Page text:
About 75 people attended an April 7 vigil for Leah Rosin-Pritchard, the shelter coordinator at Morningside House in Brattleboro who was slain on April 3.
Randolph T. Holhut/The Commons
About 75 people attended an April 7 vigil for Leah Rosin-Pritchard, the shelter coordinator at Morningside House in Brattleboro who was slain on April 3.

Remembering, and trying to carry on

Friends and co-workers gather for a vigil to honor memory of Leah Rosin-Pritchard as Groundworks pauses to recover from the shock of the Morningside shelter manager’s violent death

BRATTLEBORO — After a nightmarish week for Groundworks Collaborative, friends, clients, and co-workers came together on April 7 for a candlelight vigil to honor the memory of Leah Rosin-Pritchard as the agency announced a three-week pause in operations to allow staff “time and space for our healing to begin.”

The community was shocked by the April 3 death of Rosin-Pritchard, shelter coordinator at Morningside House, at the hands of a shelter resident who has since been arraigned on charges of first-degree murder.

Groundworks runs the 30-bed Morningside House shelter on Royal Road, where the vigil was held. The nonprofit also operates a daytime drop-in center and 34-bed overnight shelter on South Main Street and the region's most-used food shelf, Foodworks, on Canal Street.

In a news release, Groundworks said it received “a truly remarkable outpouring of support from our community, our organizational partners, and our state government. In order to allow our wider community to appropriately respond to this loss, Groundworks will be collaborating with its many community partners to cover the services it provides.”

Executive Director Josh Davis said the collaboration is needed to help Groundworks through this tragedy and allow the nonprofit's clients to continue to receive the services they need, while staff members take the time they need to grieve, assess, begin to heal, and return to work.

“It is clear that our entire staff needs a pause in order to come together to grieve, work together toward healing, and figure out our way forward,” Davis said.

A pause for staff healing

Morningside House closed immediately after Rosin-Pritchard's death at the shelter on April 3. Groundworks closed its overnight shelter on April 7.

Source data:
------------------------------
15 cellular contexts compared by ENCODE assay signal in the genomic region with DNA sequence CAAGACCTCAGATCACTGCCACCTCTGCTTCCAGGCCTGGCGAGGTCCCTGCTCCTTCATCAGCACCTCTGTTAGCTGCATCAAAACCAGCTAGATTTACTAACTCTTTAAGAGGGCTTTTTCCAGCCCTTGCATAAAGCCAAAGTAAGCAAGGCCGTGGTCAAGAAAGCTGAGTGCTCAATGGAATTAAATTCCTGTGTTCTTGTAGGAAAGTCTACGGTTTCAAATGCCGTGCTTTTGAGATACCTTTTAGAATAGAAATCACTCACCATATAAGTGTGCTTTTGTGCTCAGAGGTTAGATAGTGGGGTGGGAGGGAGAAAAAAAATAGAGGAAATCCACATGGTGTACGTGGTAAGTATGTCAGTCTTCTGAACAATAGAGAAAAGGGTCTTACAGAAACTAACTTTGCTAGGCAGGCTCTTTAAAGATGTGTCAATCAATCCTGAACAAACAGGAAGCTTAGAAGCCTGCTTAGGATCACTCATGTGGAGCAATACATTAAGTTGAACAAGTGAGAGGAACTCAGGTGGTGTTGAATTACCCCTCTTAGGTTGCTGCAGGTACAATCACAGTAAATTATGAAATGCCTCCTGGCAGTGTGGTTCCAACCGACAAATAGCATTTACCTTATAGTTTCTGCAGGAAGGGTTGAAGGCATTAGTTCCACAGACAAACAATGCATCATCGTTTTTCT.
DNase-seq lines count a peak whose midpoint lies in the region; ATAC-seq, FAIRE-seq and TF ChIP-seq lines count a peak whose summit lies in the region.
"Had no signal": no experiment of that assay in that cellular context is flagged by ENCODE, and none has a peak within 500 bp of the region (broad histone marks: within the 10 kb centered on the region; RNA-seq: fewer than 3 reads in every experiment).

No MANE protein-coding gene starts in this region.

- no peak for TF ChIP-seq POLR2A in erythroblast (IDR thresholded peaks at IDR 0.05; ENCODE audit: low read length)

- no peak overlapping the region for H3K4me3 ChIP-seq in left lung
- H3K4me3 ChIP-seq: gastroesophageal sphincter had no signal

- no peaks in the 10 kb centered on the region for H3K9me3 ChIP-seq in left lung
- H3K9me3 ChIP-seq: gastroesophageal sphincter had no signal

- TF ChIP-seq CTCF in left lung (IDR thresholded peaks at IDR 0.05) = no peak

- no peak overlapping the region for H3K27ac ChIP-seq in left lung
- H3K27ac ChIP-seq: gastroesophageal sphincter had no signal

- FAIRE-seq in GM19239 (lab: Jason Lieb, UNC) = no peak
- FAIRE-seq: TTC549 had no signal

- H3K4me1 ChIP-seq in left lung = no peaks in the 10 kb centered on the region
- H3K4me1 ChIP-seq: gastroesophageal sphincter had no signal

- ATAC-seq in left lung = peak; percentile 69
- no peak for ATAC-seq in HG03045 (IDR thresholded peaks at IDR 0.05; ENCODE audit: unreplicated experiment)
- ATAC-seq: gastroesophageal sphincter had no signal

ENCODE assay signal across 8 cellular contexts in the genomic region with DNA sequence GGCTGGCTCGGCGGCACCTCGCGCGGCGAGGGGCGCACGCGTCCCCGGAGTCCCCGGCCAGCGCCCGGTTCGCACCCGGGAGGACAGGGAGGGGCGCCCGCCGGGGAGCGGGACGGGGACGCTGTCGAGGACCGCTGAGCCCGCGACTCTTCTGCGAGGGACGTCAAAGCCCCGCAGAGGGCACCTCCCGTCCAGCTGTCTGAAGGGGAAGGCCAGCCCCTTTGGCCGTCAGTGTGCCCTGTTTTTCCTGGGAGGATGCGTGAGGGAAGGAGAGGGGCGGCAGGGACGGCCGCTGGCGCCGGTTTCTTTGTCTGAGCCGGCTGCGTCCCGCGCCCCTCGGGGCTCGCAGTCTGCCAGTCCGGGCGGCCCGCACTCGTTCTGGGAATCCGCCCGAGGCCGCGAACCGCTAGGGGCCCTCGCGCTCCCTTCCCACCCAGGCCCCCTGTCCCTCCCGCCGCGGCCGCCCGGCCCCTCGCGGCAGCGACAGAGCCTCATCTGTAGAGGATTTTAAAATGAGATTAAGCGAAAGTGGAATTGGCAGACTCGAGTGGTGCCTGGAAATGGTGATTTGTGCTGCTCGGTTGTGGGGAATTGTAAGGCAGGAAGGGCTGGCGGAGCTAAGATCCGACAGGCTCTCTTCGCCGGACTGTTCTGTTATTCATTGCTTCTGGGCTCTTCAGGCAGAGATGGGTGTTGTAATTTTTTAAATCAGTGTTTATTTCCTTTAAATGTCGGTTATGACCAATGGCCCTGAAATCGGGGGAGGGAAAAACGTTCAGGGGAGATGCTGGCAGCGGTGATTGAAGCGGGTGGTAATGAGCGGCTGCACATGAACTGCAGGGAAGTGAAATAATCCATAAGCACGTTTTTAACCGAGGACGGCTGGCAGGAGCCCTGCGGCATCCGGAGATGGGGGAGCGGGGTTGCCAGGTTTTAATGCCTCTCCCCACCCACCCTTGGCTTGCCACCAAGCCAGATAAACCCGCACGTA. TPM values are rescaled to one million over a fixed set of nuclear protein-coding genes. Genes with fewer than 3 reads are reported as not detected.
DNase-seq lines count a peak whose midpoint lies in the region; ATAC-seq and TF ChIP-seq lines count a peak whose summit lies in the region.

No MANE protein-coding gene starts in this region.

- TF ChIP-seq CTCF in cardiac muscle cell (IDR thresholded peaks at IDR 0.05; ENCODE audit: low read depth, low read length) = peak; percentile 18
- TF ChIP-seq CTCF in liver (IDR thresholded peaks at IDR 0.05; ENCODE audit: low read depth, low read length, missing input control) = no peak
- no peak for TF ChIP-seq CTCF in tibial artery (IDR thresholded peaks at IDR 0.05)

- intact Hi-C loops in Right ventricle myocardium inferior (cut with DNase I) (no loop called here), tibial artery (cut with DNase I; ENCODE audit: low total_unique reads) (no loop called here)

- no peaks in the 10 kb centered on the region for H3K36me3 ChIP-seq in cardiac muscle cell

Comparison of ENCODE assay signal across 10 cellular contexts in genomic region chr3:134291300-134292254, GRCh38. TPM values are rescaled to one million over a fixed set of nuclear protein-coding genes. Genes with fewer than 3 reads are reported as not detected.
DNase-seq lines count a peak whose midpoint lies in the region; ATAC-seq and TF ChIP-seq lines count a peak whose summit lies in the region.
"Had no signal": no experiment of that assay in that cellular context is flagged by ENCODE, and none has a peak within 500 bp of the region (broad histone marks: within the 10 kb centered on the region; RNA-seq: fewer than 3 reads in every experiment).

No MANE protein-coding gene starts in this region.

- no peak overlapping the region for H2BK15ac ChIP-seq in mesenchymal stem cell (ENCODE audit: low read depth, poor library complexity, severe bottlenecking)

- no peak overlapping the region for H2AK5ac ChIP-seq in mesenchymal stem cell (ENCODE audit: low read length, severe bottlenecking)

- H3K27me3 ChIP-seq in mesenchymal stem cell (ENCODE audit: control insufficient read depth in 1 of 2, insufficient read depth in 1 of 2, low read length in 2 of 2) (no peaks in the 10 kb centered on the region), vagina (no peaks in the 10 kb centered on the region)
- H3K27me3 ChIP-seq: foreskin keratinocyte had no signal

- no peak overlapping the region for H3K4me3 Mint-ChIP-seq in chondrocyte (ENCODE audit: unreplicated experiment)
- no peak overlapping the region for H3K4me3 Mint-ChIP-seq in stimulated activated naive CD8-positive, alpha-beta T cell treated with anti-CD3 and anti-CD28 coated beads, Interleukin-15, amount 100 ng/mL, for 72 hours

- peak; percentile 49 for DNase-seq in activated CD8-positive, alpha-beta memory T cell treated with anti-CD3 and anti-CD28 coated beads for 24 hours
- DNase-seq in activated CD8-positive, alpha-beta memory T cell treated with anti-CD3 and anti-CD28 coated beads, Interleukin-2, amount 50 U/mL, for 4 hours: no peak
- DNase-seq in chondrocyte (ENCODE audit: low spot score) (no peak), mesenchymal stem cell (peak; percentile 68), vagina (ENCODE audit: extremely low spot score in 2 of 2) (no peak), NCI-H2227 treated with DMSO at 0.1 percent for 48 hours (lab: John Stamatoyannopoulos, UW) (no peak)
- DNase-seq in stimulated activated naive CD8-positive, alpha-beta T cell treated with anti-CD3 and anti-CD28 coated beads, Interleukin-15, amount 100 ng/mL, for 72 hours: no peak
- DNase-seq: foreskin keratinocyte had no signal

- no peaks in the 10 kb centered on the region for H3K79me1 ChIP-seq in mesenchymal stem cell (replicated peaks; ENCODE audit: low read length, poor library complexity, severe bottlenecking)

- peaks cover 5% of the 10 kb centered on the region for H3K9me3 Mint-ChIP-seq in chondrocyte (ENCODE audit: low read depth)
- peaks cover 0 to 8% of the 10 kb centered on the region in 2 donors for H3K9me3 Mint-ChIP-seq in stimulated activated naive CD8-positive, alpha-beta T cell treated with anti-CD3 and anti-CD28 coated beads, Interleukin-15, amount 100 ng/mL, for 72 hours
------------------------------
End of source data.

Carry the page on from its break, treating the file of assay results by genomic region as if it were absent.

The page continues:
The Vermont Office of Economic Opportunity is funding motel rooms for overnight shelter clients, allowing Groundworks to close both facilities until Tuesday, May 2.

“Now that we've secured support to continue services throughout the pause, we can begin to plan for our group process in healing,” said Groundworks' Director of Supportive Services Jess Guardado.

In the interim, the Groundworks Leadership Team said it will focus its efforts during this three week period on three priorities - “long-term continuity of services, caring for and supporting its staff, and providing support to Leah's family and friends.”

Services will continue at Foodworks and at the permanent supportive housing communities at Great River Terrace and The Chalet. Case management and the Representative Payee program will also continue, and Brooks Memorial Library will be receiving and distributing client mail.

During the closure time, Groundworks said these services will be operated by their community partners and volunteers. Point people have volunteered to coordinate each area of service, and clients may reach out to the following coordinators with questions or unmet needs:

• Food - Putney Foodshelf: [email protected].

• Outreach to/support for shelter guests in motels - HCRS: [email protected].

• Health care - Brattleboro Memorial Hospital: [email protected].

• Overall coordination and coordinator troubleshooting: [email protected].

Coming together

Davis, who was on a leave of absence to deal with a medical issue in his family, was among approximately 75 people at the April 7 vigil, sharing hugs and tears with colleagues and community members.

“This is so messed up,” he said.

Glenne Fletcher has been a registered nurse for 43 years. She works with the Vermont Chronic Care Initiative and had put in her retirement papers last week.

“I can't put into words the dedication of this woman,” said Fletcher, who had worked closely with Rosin-Pritchard at Morningside House.

Rosin-Pritchard's death hit Fletcher hard. She said that “safety has always been a problem” for people who work in social services, but that the system “doesn't always have a way to catch” people who are in trouble.

According to court documents, Rosin-Pritchard, 37, was slain on April 3 by Zaaina Asra Zakirrah Mahvish-Jammeh, 38, who was charged with first degree murder and is now being held without bail. A psychiatric exam was ordered to determine if she is competent to stand trial.

The vigil was organized by Sally Fegley, who manages the Morningside Commons condominium complex across the street from Morningside House, and Bonnie Gervan, who is chair of the Morningside Commons Board.

“I thought it was important that we, as neighbors, did something for Leah,” Gervan said. “This has left a lot of us shaken up.”

A second vigil is planned to honor Rosin-Pritchard and everyone involved at Groundworks for Sunday, April 16, at 2 p.m., at the Brattleboro Town Common.

According to Rev. Lise Sparrow, one of the organizers, U.S. Rep. Becca Balint, Kheya Ganguly, the state director of trauma prevention and resilience development, and Vermont Agency of Human Services Secretary Jenney Samuelson will all be present along with town leaders.

The Hallowell Singers will provide musical interludes.

Subscribe to the newsletter for weekly updates